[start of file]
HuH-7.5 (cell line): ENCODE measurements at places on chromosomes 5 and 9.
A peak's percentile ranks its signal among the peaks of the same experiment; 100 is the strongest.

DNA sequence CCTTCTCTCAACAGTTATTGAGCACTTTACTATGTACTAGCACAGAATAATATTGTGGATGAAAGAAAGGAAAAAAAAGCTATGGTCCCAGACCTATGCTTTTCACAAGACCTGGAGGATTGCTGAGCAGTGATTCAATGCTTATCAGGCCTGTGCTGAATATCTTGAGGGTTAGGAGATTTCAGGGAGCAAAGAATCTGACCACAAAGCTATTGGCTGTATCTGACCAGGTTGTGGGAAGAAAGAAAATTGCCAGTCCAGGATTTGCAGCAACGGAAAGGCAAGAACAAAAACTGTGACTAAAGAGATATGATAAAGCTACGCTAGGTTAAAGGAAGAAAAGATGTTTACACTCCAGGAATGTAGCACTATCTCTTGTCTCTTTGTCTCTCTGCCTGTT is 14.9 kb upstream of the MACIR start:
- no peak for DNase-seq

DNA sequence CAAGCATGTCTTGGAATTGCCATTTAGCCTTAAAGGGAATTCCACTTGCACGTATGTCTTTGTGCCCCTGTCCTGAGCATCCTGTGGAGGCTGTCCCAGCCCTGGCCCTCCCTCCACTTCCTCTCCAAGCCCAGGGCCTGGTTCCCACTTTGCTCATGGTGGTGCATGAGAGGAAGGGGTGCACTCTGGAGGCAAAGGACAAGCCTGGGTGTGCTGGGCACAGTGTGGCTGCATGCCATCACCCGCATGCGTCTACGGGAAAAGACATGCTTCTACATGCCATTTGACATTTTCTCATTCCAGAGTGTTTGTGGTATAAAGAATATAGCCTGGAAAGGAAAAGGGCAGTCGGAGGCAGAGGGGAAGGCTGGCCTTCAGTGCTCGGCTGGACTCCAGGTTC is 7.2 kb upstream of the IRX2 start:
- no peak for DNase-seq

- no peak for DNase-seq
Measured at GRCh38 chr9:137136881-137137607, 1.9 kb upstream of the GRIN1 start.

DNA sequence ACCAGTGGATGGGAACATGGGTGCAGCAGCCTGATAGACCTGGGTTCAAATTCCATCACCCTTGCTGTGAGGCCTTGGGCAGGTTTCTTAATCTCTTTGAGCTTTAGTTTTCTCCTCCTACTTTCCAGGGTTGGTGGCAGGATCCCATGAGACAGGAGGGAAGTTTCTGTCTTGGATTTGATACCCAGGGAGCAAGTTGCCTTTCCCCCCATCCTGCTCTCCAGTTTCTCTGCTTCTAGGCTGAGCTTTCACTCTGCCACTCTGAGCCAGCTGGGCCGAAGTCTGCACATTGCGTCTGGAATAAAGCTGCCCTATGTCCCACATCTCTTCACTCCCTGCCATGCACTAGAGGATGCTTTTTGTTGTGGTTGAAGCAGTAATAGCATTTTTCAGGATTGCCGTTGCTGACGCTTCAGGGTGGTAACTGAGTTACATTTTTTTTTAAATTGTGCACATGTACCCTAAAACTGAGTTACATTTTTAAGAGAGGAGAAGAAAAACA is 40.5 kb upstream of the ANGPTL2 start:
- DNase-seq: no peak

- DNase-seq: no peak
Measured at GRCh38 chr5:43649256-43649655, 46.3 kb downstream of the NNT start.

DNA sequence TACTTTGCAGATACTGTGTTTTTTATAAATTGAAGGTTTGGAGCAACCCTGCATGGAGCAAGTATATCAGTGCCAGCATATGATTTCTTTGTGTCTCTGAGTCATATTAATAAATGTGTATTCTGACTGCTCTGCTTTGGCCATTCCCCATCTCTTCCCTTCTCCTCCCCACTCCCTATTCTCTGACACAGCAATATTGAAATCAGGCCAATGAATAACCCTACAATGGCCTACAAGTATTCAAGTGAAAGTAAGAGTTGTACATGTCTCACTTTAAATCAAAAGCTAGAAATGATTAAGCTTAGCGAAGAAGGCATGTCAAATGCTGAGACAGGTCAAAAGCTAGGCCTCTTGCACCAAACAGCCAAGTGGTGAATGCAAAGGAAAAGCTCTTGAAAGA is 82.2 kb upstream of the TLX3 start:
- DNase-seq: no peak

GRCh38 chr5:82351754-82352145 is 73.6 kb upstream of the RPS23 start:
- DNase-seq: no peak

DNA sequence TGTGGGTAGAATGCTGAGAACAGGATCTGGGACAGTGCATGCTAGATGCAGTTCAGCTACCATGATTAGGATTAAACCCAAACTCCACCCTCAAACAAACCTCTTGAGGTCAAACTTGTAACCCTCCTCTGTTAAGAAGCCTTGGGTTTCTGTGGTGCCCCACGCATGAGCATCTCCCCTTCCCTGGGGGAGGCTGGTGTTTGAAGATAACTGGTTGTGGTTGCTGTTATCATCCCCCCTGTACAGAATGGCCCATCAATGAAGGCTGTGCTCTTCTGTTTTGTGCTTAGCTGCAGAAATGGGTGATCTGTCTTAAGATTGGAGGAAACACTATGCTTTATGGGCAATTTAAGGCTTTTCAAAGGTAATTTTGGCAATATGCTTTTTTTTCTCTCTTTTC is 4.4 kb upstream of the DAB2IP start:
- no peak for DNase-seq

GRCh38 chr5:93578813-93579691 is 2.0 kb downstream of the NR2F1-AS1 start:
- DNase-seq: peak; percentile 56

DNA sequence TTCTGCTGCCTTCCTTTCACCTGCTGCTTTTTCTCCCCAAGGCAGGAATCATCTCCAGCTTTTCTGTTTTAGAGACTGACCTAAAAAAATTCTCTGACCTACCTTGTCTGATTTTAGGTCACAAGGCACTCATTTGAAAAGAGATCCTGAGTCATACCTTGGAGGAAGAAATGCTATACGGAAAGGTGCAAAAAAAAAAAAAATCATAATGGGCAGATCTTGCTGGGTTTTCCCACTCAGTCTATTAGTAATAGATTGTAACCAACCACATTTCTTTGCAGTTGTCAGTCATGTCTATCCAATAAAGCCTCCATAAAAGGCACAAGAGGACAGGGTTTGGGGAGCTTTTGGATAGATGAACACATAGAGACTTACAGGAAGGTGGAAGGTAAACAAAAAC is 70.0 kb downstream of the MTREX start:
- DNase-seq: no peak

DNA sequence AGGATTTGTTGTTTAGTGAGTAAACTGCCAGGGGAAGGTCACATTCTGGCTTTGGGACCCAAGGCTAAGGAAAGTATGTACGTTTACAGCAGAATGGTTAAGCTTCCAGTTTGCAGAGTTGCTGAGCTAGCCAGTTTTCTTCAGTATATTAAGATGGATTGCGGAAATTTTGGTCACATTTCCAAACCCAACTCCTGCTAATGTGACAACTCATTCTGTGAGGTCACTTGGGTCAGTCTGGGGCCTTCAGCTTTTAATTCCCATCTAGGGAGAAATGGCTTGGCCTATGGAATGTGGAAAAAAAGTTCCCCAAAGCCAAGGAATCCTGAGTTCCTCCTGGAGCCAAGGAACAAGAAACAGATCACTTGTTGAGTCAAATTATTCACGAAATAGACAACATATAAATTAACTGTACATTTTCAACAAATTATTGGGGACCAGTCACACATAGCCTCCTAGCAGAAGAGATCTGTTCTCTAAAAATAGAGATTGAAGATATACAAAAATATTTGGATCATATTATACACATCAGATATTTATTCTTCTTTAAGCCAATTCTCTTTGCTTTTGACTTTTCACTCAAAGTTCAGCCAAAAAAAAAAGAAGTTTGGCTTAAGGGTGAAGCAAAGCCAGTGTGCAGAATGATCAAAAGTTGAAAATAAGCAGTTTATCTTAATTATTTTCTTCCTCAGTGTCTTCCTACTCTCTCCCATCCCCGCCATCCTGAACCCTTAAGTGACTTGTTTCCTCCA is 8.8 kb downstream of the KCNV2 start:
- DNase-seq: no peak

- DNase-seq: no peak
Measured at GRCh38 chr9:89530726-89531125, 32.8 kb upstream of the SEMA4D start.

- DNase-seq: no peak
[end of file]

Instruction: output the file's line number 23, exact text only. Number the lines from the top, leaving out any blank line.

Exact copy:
DNA sequence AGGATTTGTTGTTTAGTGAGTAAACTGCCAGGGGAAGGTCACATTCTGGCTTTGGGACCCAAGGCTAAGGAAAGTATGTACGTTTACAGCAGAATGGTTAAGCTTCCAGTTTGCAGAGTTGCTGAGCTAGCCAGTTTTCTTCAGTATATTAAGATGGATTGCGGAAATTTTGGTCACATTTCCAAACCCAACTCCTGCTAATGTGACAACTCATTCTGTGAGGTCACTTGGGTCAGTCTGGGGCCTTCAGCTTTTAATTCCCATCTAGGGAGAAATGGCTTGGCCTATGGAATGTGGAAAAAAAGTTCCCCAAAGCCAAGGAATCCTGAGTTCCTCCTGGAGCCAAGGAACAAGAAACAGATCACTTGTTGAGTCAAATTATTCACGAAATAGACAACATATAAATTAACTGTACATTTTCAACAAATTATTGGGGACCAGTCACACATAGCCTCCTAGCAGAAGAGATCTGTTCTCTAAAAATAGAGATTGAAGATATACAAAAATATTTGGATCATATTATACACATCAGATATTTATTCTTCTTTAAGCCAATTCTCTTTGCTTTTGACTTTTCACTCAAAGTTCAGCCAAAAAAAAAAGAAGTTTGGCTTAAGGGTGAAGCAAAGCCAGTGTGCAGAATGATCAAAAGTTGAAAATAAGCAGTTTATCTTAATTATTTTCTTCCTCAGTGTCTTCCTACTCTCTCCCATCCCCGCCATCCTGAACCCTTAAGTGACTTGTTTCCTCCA is 8.8 kb downstream of the KCNV2 start: